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Federal judges consider return to mandatory 12-member juries.

Members of the U.S. Judicial Conference, the policy-making body of the federal courts, will vote this month on a proposed rule that would require a return to 12-member juries in federal civil cases.

A proposed amendment to Rule 48 of the Federal Rules of Civil Procedure, passed by a conference committee, would require judges to seat a 12-member jury unless the parties agree to a smaller panel. The amendment would continue to require a unanimous verdict, and local courts would not have the option of doing away with the unanimity requirement or using smaller juries.

The current Rule 48 allows judges to scat panels with at least six members. Several courts now routinely appoint eight member civil juries.

Based on comments received after publication of the proposed amendment, sources on the conference staff do not believe the proposal will pass. (John Plynn Rooney, Chi. Daily L. BuII., June 21, 1996, at 1.) But, an articulate minority continues to advocate the change.

"The rulings that the Seventh Amendment permits six-member juries . . . do not speak to the question whether six-member juries are desirable," proponents wrote in a committee statement. "Much has been learned since 1973 [when the Supreme Court upheld local six-person jury rules] about the advantages of 12-member juries.

"[They] substantially increase the representative quality of most juries, greatly improving the probability that most juries will include members of minority groups.... Members of a 12-person jury are less easily dominated by an aggressive juror, better able to recall the evidence, more likely to rise above the biases and prejudices of individual members, and enriched by a broader base of community experience."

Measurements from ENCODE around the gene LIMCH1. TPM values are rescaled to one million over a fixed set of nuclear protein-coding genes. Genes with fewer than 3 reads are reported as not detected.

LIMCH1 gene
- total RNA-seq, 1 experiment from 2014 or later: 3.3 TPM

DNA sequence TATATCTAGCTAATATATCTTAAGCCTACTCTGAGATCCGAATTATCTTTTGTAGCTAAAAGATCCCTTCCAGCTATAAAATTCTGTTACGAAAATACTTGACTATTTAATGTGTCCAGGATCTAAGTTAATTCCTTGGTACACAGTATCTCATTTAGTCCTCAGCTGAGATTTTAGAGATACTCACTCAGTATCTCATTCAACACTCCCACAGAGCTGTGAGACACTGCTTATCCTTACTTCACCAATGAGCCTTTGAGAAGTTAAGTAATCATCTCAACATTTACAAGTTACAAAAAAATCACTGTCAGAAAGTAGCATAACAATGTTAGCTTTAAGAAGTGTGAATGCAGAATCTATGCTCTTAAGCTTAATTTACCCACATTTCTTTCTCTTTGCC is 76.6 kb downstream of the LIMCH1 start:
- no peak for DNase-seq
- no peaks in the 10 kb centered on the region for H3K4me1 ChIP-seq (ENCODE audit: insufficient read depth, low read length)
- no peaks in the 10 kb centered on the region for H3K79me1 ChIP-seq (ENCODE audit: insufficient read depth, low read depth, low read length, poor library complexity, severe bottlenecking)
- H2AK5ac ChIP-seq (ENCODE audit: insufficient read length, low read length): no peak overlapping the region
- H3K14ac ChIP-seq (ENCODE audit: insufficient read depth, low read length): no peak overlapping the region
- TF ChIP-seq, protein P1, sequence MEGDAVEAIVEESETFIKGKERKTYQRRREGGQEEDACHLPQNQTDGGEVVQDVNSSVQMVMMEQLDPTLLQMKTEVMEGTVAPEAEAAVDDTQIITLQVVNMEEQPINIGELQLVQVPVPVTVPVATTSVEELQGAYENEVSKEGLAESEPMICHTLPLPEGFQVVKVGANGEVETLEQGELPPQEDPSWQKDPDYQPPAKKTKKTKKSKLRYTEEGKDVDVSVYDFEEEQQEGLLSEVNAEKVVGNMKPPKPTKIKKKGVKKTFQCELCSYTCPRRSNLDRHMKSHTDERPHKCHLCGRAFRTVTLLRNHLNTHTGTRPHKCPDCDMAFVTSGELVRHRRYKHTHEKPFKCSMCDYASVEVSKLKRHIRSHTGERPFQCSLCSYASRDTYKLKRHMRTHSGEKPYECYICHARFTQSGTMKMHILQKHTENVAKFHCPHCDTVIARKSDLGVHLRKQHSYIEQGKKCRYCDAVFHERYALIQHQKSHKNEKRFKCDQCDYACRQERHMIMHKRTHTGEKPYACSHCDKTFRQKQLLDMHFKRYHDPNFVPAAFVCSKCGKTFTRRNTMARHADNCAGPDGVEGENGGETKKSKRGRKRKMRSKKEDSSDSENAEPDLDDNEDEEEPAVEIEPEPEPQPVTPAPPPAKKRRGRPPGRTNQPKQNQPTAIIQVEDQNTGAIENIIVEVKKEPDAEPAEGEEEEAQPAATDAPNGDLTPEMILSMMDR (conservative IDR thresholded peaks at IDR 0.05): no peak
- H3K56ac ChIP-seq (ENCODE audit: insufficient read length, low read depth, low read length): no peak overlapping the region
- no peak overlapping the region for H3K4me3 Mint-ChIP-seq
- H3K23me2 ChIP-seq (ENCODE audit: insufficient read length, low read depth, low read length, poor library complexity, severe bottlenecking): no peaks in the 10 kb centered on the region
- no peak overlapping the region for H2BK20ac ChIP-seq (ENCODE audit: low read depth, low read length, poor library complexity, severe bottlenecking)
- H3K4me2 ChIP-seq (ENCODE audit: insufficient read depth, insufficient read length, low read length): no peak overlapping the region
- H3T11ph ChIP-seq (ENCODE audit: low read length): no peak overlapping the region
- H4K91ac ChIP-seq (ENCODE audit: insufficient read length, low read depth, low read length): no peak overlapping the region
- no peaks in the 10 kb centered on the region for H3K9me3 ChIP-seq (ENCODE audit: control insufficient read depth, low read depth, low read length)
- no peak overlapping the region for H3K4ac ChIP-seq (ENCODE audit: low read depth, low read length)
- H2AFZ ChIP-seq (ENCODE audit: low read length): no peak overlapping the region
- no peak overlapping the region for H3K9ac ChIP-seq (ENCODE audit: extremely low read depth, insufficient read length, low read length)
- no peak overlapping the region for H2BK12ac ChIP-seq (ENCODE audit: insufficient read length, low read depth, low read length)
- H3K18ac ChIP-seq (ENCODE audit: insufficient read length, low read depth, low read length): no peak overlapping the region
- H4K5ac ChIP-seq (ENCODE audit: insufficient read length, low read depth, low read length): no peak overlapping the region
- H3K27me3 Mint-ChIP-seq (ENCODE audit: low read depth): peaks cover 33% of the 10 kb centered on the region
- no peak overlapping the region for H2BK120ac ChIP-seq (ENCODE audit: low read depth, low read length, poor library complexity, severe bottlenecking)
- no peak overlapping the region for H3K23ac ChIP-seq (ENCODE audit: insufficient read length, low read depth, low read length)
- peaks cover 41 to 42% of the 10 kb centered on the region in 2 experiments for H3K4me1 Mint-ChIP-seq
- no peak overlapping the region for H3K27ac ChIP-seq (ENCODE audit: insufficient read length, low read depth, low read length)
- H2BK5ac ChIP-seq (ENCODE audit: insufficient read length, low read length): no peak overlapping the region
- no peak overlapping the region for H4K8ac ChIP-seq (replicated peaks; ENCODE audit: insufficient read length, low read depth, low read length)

Testing for the Economy Subcommittee of the Judicial Conference's Budget Committee, Judge John Roper estimated that the cost of returning to 12-person juries "could go as high as $12 million." Judge James Rosenbaum, chair of the Court Design Guide Subcommittee, noted that current design standards anticipate six-member or eight-member juries for magistrate judges. "The square foot costs of court construction range from $150 to $250 [and] there are 50 court facilities in various stages of design and construction. All would be affected by the proposed amendment."

In opposition, Robert Sheldon, then-president of the Connecticut Trial Lawyers Association, wrote that 12-member juries may lead to compromise verdicts because of the difficulty of securing unanimity. He also said that the proposal "contains a strong bias against the party carrying the burden of proof--which means that the proposal would work against plaintiffs in civil cases."

In a written comment on behalf of ATLA, then-President Pamela Anagnos Liapakis said that "where there is a requirement of unanimity, 12-member juries tend to be cumbersome mechanisms which are more likely to be sidetracked by a sing,e intransigent or biased juror."

Liapakis noted that there is no compeling reason to have a uniform national practice. She suggested instead a rule that would "make the jury size the same whether a litigant is in state or federal court in any given jurisdiction"--essentially conforming federal rules to state jury practice.

If the Judicial Conference accepts the proposed amendment, it must be approved by the U.S. Supreme Court and the Congress. Should the rule receive final approval, staff sources estimate that it would become effective December 1, 1997.
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Author:Dilworth, Donald C.
Date:Sep 1, 1996
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